Le Mans or bust


Latest Posts
An evening with Alex Bescoby
03 December 2023
02 December 2023
Fit a fold down table
01 December 2023
Discovery Td5 Series II
01 December 2023
JLR still in the red
01 December 2023
02 March 2023
Left: Heading up a classic convoy during a brief spell on the Route Nationale; Right: Land Rover and race kerbs: not your usual pairing : credit: © Martin Port
LRM contributor Martin Port makes another pilgrimage to the Le Mans Classic event, this time in his Series II. His choice of steed for the trip generated some interesting reactions

Land Rovers and Le Mans – two terms that traditionally don’t go together. But over the last 18 years, five of my nine trips to the Le Mans Classic have been done in Series II or IIA models, interspersed with slightly faster average travelling speeds courtesy of an MGB, Porsche 912 and a Reliant Scimitar SE5A.

Setting off: Hard top swapped for tilt to avoid height restrictions

The trip almost always kicks off in the same manner: sitting in the queue for passport control at Portsmouth ferry terminal before being approached by someone driving a classic car with slightly better aerodynamic styling than a house brick with wheels. With a look of incredulity on their face, they will proceed to ask the same question: “You’re not going to Le Mans in that, are you?”

To be honest, I’ve never really understood the motivation behind this particular line of questioning; look at a map and it’s only around 100 miles from the French ferry port of Ouistreham – add another 100 miles driving in the UK, double the lot and it’s a 400 mile round-trip that shouldn’t really trouble a well- or even poorly-maintained 88in.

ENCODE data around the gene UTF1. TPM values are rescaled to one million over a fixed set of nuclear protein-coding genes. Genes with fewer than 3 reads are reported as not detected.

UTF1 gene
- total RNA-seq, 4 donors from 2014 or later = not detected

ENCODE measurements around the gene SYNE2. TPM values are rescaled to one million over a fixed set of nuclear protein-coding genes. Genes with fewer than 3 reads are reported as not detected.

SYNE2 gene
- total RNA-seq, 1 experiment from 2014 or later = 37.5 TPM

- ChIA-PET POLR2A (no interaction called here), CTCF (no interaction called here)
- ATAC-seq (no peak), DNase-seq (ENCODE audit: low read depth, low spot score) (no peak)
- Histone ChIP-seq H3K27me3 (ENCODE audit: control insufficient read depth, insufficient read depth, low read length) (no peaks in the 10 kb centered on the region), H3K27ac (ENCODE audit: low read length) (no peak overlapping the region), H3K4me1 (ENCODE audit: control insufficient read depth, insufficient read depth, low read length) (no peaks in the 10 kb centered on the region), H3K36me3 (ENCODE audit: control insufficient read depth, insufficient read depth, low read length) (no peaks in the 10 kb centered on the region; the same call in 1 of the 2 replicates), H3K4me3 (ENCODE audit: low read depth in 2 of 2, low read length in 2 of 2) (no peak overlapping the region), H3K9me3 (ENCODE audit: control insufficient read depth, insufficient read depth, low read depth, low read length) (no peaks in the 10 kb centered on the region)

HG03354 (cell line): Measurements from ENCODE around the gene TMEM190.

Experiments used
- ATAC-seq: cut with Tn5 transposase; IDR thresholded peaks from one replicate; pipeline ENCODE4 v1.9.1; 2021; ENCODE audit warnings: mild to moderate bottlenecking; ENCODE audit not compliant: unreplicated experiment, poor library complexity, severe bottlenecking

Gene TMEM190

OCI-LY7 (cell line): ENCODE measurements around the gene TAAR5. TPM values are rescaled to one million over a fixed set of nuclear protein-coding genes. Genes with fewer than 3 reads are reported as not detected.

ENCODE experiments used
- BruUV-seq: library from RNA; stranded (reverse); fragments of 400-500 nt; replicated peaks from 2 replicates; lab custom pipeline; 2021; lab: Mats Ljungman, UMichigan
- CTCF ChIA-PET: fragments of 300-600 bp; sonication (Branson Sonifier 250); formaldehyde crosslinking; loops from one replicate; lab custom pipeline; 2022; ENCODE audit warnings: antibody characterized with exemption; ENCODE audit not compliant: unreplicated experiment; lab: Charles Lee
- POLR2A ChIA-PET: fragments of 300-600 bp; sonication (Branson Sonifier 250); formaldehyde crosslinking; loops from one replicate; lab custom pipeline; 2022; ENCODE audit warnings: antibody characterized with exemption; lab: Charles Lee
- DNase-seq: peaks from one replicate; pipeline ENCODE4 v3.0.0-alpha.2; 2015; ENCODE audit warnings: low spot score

Photo opportunity at Carrouges, along with pal Alastair Clements’ MG Magnette

Of course, what they are really suggesting is that, compared with their straight-six-powered Jaguar E-type, you won’t be going as fast, you will arrive with severe hearing problems, will had to have paused halfway there to arrange a bank loan for the fuel, and will have to settle for a game of I-Spy as in-car entertainment (which will be rendered pointless because you can’t hear your passenger). In direct contrast, they will be cruising along at precisely the speed limit on the Route Nationale, whistling along to a spot of trad-jazz on the eight-track player and planning a leisurely lunch in a charming village just north of Le Mans.

Then there are those who turn it into a game of Green Oval Top Trumps because you are doing it in a Land Rover. ‘Call that a long way?’. ‘Why aren’t you doing the entire journey on greenlanes?’. ‘Two and a quarter petrol? Try doing it in
a diesel’.

Gone are the days of filling up with cheap fuel once over the Channel

Crucially, they are all missing the point. Journeys aren’t always about the speed or the distance, and when I drive the Series II to Le Mans, I make sure that each of those 200 miles covered on the other side of the English Channel, counts. For the most part, the roads are fantastic – smooth, well maintained and practically deserted; the standard jokes about booking an appointment with a chiropractor for your return home soon ebb away as even the harshest set of leaf springs bounce nicely along without interruption, free from the littering of potholes back here in the UK.